- Employment History – Make sure you fully understand the position you are applying for and insert key words from the position’s job description into your work history. Let’s say the position calls for strong customer service, or sales experience, or strong MS Office skills, be sure to make those areas in your history very visible, IF you have that experience. However, do NOT lie on your resume because if you have no experience in something, but list it anyway, it will backfire. Be honest, but don’t be afraid to embellish the truth. Make your background and experience shine so that you do! When writing your employment history, list your current position first then work your way back. Be sure to highlight your most important responsibilities. This is your chance to stand out, so don’t make a quick, uninteresting list of what you do. For example, there’s a world of difference between:
- Pick up and sort mail VS. Responsible for the pickup and distribution of priority packages and correspondence
- File paperwork VS. Manage the sorting, filing, and organization of classified company documents
- Answer phones VS. Manage the office phone system and triage calls to office personnel
- Achievements – List any awards or achievements that highlight some notable accomplishments. Definitely include any examples of leadership, even if it was while you were in college. List any clubs or organizations you belong to and any charity work that you’ve been involved in. This is a great way to show your work ethic not just at work, but for your personal time, as well.
- Make it 1 page – Employers do not want to have to go through multiple pages for each resume, as they are most likely having to go through quite a few of them. So keep it nice and concise. You may have to play with space and formatting a little to make sure everything fits on a page.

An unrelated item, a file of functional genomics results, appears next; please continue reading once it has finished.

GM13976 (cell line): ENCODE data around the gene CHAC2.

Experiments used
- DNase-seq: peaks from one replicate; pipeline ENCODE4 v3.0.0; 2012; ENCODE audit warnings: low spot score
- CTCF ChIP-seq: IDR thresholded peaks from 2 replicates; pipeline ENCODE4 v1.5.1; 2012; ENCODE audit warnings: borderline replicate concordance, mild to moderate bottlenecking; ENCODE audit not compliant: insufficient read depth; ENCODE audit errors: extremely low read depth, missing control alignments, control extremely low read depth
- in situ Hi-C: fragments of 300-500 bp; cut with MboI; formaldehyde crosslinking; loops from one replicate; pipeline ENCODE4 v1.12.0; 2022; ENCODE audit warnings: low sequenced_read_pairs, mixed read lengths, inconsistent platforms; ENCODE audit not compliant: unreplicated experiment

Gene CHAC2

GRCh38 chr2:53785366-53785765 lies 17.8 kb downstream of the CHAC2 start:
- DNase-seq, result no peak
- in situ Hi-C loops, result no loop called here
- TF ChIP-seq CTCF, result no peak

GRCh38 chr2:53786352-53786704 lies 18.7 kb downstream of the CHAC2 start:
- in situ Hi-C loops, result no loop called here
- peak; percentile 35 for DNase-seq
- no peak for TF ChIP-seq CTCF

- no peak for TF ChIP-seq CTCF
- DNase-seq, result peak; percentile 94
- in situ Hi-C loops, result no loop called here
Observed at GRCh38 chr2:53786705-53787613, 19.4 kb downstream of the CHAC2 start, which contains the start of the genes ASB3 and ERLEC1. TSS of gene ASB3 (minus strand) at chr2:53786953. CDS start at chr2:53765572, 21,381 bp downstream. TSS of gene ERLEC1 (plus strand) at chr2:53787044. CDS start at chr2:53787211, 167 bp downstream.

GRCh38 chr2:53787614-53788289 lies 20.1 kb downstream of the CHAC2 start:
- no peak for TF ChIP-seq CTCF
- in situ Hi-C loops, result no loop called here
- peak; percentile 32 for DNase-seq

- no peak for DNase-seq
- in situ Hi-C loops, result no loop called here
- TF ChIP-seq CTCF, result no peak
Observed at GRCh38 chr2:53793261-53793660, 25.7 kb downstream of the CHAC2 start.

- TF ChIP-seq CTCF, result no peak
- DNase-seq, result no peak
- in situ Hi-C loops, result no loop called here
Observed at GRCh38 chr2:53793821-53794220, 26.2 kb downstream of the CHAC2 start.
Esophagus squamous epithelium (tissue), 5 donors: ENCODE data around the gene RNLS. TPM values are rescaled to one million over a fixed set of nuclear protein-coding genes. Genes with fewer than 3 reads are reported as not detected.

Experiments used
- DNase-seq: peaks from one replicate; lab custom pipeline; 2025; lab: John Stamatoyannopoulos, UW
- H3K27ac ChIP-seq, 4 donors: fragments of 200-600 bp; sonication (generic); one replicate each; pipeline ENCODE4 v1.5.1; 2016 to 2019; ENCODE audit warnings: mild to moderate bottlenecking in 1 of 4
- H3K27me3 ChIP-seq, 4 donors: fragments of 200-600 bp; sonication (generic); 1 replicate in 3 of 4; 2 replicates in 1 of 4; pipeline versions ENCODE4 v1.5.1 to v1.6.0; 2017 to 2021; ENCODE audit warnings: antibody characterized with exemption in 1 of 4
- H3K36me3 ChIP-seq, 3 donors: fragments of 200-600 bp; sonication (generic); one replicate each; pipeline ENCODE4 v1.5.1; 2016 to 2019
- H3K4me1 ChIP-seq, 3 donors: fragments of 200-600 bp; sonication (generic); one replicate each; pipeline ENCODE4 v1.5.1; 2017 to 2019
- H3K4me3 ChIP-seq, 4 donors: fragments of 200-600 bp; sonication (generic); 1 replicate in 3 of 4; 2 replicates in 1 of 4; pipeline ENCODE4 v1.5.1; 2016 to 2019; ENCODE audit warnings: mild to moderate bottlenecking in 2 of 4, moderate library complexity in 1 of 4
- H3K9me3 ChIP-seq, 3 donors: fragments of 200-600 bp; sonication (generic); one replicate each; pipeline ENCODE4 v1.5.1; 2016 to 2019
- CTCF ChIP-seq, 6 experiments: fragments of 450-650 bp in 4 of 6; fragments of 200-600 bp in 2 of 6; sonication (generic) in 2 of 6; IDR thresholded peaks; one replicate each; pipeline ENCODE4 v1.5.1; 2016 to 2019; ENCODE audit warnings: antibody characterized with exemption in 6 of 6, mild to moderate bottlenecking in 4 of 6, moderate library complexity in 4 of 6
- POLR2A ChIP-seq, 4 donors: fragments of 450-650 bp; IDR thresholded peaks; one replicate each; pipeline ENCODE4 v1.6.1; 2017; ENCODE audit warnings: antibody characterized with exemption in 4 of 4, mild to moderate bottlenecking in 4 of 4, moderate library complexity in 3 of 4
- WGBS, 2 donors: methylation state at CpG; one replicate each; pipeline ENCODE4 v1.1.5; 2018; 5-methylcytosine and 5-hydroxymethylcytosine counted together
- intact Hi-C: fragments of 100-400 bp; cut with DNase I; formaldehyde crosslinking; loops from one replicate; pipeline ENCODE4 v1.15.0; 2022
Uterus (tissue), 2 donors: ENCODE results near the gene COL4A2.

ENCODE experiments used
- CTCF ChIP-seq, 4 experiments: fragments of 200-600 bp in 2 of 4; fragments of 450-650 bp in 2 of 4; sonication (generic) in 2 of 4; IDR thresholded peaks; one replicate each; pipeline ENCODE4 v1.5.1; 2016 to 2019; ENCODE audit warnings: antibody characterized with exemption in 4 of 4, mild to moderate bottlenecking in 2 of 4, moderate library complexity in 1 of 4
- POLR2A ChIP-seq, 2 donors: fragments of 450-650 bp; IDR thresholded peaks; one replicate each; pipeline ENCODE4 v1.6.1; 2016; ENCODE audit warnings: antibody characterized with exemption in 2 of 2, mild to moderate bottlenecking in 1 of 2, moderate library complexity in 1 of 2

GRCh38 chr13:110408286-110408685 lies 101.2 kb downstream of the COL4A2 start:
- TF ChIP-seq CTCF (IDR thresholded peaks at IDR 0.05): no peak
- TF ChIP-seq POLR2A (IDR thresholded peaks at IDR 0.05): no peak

- Edit or Regret it! – Make sure to check, double check, and triple check your grammar! You do not want to submit a resume that contains spelling and punctuation errors, so make sure the grammar is on point. If any employer sees that you make careless mistakes on something so important, then they might see that as an issue with your credibility and attention to detail at work. I suggest giving your resume to someone else to review so that you can get a fresh set of eyes on it. They may be able to catch mistakes that you are overlooking.
- Cover Letter – Take the time to write a great cover letter. Be professional and genuine. Summarize your background and experience and use this as an opportunity to explain what makes you the best candidate and why you would be an asset to the company. Remember, you have to set yourself apart from the rest. I also strongly suggest that you do some research on the company you are applying for. In your letter state the reasons why you are interested in their company and your desire to be involved with the company. This shows that you took the time to learn about the place you want to work at and not just trying to find any job, anywhere that will hire you. Make them feel as though their company is special. Make sure you thoroughly edit your cover letter, as well.
Once you have a nicely written and formatted cover letter and resume you are ready to go. If you want to land the job of your dreams, make sure you spend time on creating the best tool that will get you there – your resume! Now that you have the resources to create your best resume yet….get READY, get SET, get HIRED!